The nature of marketing productivity

The Nature of Marketing Productivity

  • Can be discussed in macro or micro terms

  • Richard Feder’s approach (1965) based on determining expenditure levels for each of the main marketing functions

    • based on Dorfman-Steiner theorem

    • the optimal way to allocate funds across marketing activities given that the overall marketing budget is constrained at a level below the optimal amount

    • a completely internal approach and fails to measure the response elasticities of the firm should be given its operating environment

    • while useful, Feder’s approach is incomplete


Marketing productivity defined

Marketing Productivity Defined

  • Productivity is generally conceived of as a ratio of output from some activity to the input required by that activity.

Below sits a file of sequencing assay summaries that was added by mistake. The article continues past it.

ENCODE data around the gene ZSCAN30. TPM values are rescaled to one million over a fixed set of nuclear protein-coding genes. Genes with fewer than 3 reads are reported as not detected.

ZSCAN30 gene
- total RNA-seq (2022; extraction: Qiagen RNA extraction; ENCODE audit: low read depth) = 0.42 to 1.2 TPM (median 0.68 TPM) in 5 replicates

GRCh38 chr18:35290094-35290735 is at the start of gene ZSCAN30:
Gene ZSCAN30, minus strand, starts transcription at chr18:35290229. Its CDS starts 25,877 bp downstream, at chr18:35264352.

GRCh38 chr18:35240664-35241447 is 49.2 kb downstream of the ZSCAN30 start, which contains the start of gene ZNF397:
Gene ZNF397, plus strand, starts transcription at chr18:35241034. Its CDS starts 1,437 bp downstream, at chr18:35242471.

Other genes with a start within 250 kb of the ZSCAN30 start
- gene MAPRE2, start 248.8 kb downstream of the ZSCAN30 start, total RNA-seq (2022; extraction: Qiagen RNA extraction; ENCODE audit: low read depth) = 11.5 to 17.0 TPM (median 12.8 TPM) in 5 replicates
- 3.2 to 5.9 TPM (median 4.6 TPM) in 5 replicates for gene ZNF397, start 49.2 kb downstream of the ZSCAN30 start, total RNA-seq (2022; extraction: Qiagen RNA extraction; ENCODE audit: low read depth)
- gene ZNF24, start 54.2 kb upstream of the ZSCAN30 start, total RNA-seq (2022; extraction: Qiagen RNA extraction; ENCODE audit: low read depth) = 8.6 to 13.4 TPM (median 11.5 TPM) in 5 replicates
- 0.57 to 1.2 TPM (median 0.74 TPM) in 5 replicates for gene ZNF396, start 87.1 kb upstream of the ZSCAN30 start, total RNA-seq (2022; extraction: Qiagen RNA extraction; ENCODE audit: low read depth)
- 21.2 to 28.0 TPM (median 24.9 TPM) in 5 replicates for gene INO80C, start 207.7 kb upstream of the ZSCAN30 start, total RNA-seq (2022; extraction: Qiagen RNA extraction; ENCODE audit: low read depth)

Marketing productivity is:

    marketing output

    marketing input


Marketing output input

Marketing Output & Input

  • Complex to specify

  • Bucklin argued that Sevin’s definition of marketing productivity (sales/marketing costs) is inadequate as it fails to deal with inflation over time and differential inflation between components

  • Bucklin’s adjusted version adjusts sales and cost components over time and is adequate for macro studies, but not for a firm analysis.


Marketing output

Marketing Output

  • Can be thought of in several different ways

  • A reasonable conceptualization: to equate marketing output with total time, place, form, and possession utility created by the department

    • Suffers from two problems:

      • Operational measures of various utilities are nonexistent

      • Firms, departments, managers do not think in those terms nor are they evaluated on those dimensions